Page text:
How to Leverage Sales Teams for PR and Content Marketing

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Modern B2B marketers understand that a robust content strategy has a place in the marketing toolbox—and the need for written content has never been more in demand. Between long-form content (e-books, whitepapers) and requests from the executive team and sales leaders, there is a neverending queue of content needs.

Speaking of content being requested by the sales department, this scary stat that will make marketers cringe: Up to 70% of the content they develop is never actually used by the sales team. Brutal, right?

In most cases, sales teams feel that content developed by the marketing team doesn’t accurately speak to their prospects or address prospects’ pain points and, therefore, is not helpful for furthering sales conversations. Whereas lead engagement is of utmost importance to the sales team, often what matters most to marketers is that the content stay on message and remain consistent with other brand assets.

But a content vehicle that can serve the needs of both sales and marketing teams is often overlooked: media coverage. And many marketers mistakenly view PR as solely a news-driven tactic that relies on and is driven by press releases.

However, when executed correctly, public relations efforts can result in media coverage that bridges the gap between Sales and Marketing.

Whether the resulting article is a customer story, CEO feature, or thought leadership piece, such as a bylined article, the media coverage can and should be treated as a content asset to be leveraged by both departments.

Salespeople as Marketers

Salespeople can be the true voice of the customer. Through daily conversations, they intimately understand what problems prospects are experiencing right now.

To secure media coverage that speaks to prospects’ current pain points, the perspective of the sales team must be gathered and used as a foundation for thought leadership topics. Begin that process by setting an informal meeting with clear expectations.

The marketing team should not expect sales team members to act as company spokespeople or deliver a formal, written perspective. The goal of the meeting should be to gather authentic responses and seek inspiration.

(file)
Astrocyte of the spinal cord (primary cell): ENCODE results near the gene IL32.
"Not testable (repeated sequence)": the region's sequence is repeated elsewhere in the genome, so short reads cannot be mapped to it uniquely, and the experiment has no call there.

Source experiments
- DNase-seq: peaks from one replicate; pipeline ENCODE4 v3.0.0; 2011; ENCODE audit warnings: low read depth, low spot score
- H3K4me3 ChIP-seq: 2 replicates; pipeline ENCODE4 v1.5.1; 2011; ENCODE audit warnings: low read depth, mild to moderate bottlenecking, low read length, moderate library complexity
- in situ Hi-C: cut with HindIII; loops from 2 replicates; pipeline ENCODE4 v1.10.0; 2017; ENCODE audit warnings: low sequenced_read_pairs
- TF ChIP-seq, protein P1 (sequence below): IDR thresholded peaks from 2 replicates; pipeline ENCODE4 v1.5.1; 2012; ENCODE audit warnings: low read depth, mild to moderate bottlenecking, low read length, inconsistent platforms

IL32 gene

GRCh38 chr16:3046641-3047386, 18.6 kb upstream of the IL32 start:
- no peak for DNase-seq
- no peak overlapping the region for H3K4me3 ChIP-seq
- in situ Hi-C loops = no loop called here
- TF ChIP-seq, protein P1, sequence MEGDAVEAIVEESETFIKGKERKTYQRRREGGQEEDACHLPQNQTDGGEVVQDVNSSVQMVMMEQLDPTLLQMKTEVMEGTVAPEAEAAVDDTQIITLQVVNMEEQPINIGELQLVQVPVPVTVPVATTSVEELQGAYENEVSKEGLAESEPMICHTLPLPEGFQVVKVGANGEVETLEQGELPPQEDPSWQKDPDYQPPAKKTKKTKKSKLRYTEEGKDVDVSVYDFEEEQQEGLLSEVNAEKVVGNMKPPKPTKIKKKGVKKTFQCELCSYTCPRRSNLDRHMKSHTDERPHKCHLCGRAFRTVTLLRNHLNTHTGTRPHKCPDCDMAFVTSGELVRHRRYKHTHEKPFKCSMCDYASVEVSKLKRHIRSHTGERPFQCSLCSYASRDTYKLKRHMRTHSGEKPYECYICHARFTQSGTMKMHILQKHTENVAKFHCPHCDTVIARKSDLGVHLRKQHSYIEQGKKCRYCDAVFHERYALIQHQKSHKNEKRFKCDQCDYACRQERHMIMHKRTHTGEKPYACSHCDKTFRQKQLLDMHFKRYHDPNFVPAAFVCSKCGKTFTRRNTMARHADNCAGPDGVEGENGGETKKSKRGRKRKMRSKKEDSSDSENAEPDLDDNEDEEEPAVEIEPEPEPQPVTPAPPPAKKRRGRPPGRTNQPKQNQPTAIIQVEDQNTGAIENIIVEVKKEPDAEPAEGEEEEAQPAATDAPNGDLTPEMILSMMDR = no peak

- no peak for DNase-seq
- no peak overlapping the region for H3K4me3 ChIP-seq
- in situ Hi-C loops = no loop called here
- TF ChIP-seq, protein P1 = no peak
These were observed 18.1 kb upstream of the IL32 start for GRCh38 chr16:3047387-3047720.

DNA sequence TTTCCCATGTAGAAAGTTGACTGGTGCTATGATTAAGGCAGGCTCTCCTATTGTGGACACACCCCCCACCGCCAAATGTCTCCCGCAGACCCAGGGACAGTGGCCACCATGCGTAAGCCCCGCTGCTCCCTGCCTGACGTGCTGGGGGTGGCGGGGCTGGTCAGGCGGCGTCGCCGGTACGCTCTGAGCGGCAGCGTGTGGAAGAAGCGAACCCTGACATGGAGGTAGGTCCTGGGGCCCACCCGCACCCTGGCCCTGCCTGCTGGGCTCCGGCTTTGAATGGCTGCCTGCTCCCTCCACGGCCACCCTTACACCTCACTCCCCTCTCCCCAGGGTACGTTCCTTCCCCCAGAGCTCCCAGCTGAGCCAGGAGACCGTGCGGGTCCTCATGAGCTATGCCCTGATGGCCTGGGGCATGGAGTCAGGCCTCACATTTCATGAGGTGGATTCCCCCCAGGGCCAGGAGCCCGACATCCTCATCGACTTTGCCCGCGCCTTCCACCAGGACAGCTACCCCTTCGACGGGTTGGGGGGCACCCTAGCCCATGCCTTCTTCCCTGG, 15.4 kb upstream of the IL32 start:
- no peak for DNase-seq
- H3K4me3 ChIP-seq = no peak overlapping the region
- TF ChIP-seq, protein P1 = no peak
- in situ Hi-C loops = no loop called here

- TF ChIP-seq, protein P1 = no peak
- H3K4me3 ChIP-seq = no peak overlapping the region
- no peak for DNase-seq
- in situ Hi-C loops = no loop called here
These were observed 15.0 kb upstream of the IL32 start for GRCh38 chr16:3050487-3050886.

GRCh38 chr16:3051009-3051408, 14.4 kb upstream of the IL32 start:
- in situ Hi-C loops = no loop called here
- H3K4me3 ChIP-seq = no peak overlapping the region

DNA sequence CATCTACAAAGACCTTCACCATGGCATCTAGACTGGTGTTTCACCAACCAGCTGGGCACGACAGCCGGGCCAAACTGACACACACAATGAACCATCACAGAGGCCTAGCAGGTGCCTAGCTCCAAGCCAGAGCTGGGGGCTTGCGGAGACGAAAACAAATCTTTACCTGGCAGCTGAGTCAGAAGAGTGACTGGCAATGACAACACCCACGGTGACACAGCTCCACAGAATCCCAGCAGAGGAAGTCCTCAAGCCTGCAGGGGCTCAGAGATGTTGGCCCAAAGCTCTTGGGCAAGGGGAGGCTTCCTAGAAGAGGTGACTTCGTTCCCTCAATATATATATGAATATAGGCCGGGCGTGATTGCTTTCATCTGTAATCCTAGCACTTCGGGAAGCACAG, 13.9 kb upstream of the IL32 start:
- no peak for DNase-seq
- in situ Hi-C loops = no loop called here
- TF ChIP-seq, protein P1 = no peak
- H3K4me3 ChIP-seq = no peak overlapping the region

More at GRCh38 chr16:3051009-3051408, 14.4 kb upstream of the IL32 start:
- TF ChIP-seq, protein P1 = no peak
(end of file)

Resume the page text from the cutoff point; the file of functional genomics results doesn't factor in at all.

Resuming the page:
Answers to questions can yield ideas for thought-leadership content, which can be turned into blog posts or pitched to the media as bylined articles. Questions to start with include these:

  • Why do prospects buy?
  • Why do we lose?
  • What are the top three customer pain points that our product solves?
  • What common questions and objections do you receive?
  • What shifts or trends in the market are you seeing?

Finding Themes for Thought-Leadership Content

After the information is collected from conversations with sales leaders, marketers can put on their creative caps and shape the answers into thought-leadership content. Using the example questions outlined earlier, the info gathered can be transformed into compelling commentary.

For example:

  • Why do prospects buy? Uncovering the pain points prospects experience and what separates the organization/product from the competition can be highlighted in an education piece.

    For example, the response from a sales leader from a marketing SaaS company may include predictive analytics, scalability, and reliability. That input can be turned into a piece titled “The Three Most Important Factors in Choosing a Marketing Automation Platform.” An article like that helps educate prospects who are in the consideration phase about what they need to think about before investing in a solution, simultaneously highlighting your top three differentiators as primary consideration points.